For example, although it can be considered that Ajikan is taught openly, the "actual" Ajikan method (or rather an "actual" method) isn't. A simplified version is - not that it's a bad or weak practice or anything.

In a general sense full Vajrayana practice involves a complete system with an ultimate destination. It's doubtful that this ultimate destination can be reached if, say, half the system is missing. Progress can be made though.

It isn't the case that that the "meat" of the practice (sadhanas etc.) is categorically closed off to the laity; or at least I'm familiar with one case in which it isn't. But in general it appears to me that access to the full practice is needed for attaining the end goal.
Thank you very much for this very helpful answer. Might I ask if you as a lay practitioner yourself (if this is what you meant when you said you are not a monk) are planning to get ordained in the future to get access to the complete system or is what is available to you now enough for your own personal practice?

jake wrote:
Sat Jan 26, 2019 11:50 am
I'd like to explore a bit what is meant by "lay." Many times, today, when this term is used it implies the existence of a monastic order, living celibate lives in secluded monasteries. Technically, according to the vinaya, Shingon-shu has no monks. Nearly every Shingon priest I've met is or was married, many have children, and a fair number work jobs, handle money, etc. Aside from their active religious practice their lives are not that different from yours or mine.
You are of course absolutely right, when you are saying that, according to the vinayana, Japanese monks are nowadays technically not really monks. When I say lay practitioners in the context of Japanese Buddhism, I generally mean people who haven't received tokudo.

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Bodhiquest
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Re: Is enlightenment in this body possible for lay followers?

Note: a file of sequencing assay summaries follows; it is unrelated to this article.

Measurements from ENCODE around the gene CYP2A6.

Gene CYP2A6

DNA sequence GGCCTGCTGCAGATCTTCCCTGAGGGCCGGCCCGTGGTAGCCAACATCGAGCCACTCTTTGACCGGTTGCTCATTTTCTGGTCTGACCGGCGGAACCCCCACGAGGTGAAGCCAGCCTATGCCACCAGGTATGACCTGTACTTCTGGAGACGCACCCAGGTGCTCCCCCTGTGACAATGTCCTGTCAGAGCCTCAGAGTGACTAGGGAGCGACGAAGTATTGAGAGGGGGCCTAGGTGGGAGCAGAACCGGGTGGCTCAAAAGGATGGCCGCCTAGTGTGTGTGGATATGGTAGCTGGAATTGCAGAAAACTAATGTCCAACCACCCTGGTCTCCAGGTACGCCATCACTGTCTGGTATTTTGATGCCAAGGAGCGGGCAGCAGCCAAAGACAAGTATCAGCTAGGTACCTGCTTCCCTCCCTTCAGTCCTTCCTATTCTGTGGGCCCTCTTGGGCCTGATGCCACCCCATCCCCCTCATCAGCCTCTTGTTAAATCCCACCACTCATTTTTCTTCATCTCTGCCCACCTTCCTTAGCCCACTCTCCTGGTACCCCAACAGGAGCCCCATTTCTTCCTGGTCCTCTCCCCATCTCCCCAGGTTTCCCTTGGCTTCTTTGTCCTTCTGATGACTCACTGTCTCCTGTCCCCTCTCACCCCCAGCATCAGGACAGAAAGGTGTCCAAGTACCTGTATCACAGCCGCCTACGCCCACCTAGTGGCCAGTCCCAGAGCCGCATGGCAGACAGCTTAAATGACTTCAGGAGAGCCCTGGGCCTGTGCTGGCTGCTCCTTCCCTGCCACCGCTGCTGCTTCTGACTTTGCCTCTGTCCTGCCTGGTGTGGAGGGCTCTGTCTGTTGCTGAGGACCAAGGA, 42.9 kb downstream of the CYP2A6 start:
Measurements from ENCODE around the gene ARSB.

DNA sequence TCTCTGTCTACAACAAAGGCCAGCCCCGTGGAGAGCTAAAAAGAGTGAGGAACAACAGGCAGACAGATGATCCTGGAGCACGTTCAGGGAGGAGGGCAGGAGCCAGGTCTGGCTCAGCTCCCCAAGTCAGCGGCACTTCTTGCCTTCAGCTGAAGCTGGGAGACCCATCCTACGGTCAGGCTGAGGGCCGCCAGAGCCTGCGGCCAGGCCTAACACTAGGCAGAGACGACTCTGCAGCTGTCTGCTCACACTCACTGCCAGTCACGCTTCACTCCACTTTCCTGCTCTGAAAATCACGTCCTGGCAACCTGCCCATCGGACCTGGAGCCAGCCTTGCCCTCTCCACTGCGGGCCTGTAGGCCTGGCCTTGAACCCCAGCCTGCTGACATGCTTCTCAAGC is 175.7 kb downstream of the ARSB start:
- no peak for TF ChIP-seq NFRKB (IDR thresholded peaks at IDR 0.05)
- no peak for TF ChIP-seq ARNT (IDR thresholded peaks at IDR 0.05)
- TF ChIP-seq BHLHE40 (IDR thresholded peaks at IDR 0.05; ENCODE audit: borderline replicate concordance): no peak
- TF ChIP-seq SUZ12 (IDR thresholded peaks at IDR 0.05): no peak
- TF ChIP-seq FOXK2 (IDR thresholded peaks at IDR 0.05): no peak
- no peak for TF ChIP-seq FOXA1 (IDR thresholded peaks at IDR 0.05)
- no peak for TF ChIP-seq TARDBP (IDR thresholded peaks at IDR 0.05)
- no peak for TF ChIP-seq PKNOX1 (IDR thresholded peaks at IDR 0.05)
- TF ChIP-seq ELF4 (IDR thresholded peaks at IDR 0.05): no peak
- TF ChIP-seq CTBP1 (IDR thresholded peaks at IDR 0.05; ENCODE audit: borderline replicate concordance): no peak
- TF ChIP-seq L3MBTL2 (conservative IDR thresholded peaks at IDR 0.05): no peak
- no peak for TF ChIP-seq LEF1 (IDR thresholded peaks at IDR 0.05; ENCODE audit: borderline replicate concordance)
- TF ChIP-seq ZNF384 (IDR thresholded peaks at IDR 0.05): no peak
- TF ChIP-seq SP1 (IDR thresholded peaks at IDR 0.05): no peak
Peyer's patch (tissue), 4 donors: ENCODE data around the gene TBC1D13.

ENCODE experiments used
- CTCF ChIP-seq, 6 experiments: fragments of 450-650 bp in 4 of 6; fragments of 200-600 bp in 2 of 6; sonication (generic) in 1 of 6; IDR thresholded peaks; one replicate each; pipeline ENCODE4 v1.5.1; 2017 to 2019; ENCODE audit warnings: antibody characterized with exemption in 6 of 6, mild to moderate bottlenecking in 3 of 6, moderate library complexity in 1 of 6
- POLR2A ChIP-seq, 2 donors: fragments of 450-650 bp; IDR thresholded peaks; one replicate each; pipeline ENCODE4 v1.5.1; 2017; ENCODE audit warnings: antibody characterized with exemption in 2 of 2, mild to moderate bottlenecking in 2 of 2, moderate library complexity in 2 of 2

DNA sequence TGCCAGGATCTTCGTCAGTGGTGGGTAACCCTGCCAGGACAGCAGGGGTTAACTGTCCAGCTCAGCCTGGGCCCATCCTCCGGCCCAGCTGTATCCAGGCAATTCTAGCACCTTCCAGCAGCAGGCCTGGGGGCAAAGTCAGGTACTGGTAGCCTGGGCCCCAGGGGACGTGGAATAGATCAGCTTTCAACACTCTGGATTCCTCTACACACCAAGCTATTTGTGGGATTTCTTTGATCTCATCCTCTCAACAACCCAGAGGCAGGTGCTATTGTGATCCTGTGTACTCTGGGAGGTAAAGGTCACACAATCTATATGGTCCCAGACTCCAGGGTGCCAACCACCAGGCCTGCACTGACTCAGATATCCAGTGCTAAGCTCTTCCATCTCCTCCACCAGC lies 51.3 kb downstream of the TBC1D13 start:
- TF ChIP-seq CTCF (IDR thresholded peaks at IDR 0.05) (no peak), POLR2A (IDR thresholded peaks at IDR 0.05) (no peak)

Post by Bodhiquest » Tue Jan 29, 2019 10:48 am

Shaku Kenshin wrote:
Sun Jan 27, 2019 8:45 am
Thank you very much for this very helpful answer. Might I ask if you as a lay practitioner yourself (if this is what you meant when you said you are not a monk) are planning to get ordained in the future to get access to the complete system or is what is available to you now enough for your own personal practice?
I meant that I'm not ordained, yes.

What would be available to me as a layperson with my teacher isn't something I thought about too much in detail yet. As in, while I know that quite a lot would be available as I progress, I've never asked about the entire extent, focusing on what I have access to now. It's not like I'm advanced enough to be dealing with that stuff any time soon!
However ordination is actually something I've been thinking about lately. This too isn't something I can jump into very soon either, I think, but the idea started being something other than "yeah it'd be cool", basically.

Also, not sure if this would be relevant, but if you're in the US there's at least one place in which the "you must be this ordained to get on board" restriction doesn't exist. Or if you're ever in Tokyo, see the post I made on the Dharma Events/East Asia sub forum.
jake wrote:
Sat Jan 26, 2019 11:50 am
The impact of this change or what it means exactly, I don't know.
It basically puts Shingon back on the radar of popular practice in Japan. The Saturday morning sessions involving this kind of Ajikan in the Koyasan Branch Temple in Tokyo are pretty popular for example; been there a few times. However, the method lacks... clarity, basically, IMO.
A simple approach to Shingon meditation is a good thing though, considering that nobody has even any idea who Kūkai is but everybody has heard of the Kamakura era masters.

meepits
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Re: Is enlightenment in this body possible for lay followers?

Post by meepits » Fri Feb 01, 2019 4:53 am

I go to a Koyasan Branch temple in Seattle, and the priest there answers yes to your question. Caviat: I’m very new to Mikkyo so there are vaguaries I’m probably missing here, and I’m really not trying to be contentious. He’s just one priest in just one branch. But we were discussing this issue and he said lay meditation and the ordained path are two distinct routes to enlightenment in this lifetime. Possibly just his opinion.

TBH I don’t know how I could possibly hope to achieve realization using only the lay path within Shingon. I definitely need more than that (which is why I have a Tibetan guru as my primary teacher).